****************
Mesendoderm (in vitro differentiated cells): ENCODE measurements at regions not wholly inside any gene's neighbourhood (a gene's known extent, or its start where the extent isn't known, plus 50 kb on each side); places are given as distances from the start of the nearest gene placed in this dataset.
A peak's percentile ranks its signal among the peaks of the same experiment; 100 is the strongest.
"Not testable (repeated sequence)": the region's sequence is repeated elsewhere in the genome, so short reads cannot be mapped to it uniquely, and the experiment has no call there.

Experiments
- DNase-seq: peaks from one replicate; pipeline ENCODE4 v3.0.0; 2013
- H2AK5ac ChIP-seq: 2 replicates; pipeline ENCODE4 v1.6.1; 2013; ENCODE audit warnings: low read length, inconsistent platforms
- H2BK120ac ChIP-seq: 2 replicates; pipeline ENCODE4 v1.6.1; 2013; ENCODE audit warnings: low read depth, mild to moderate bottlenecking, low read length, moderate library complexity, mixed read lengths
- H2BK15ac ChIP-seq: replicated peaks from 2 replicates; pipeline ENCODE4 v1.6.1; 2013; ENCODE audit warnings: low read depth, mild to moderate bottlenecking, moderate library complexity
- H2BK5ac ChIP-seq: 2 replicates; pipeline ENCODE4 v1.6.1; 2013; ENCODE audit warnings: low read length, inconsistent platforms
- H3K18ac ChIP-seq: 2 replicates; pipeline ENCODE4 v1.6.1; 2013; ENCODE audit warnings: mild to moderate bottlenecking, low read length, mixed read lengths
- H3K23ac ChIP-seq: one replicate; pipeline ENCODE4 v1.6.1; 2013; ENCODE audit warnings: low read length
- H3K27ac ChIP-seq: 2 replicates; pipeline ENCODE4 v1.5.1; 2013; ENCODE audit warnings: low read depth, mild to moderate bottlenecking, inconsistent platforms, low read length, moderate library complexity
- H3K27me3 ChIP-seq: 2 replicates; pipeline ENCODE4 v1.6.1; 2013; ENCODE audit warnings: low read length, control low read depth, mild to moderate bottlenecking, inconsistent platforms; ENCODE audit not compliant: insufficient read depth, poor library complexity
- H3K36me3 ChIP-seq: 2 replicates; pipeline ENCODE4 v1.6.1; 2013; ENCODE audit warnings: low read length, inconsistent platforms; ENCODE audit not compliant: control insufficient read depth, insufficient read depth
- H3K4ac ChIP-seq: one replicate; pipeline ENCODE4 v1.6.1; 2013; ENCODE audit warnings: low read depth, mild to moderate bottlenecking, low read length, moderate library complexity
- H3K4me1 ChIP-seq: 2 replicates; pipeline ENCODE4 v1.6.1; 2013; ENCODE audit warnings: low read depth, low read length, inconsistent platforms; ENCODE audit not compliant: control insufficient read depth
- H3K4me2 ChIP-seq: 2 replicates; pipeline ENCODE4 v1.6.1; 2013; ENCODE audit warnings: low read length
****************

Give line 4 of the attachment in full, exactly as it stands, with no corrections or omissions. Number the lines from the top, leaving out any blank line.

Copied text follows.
Experiments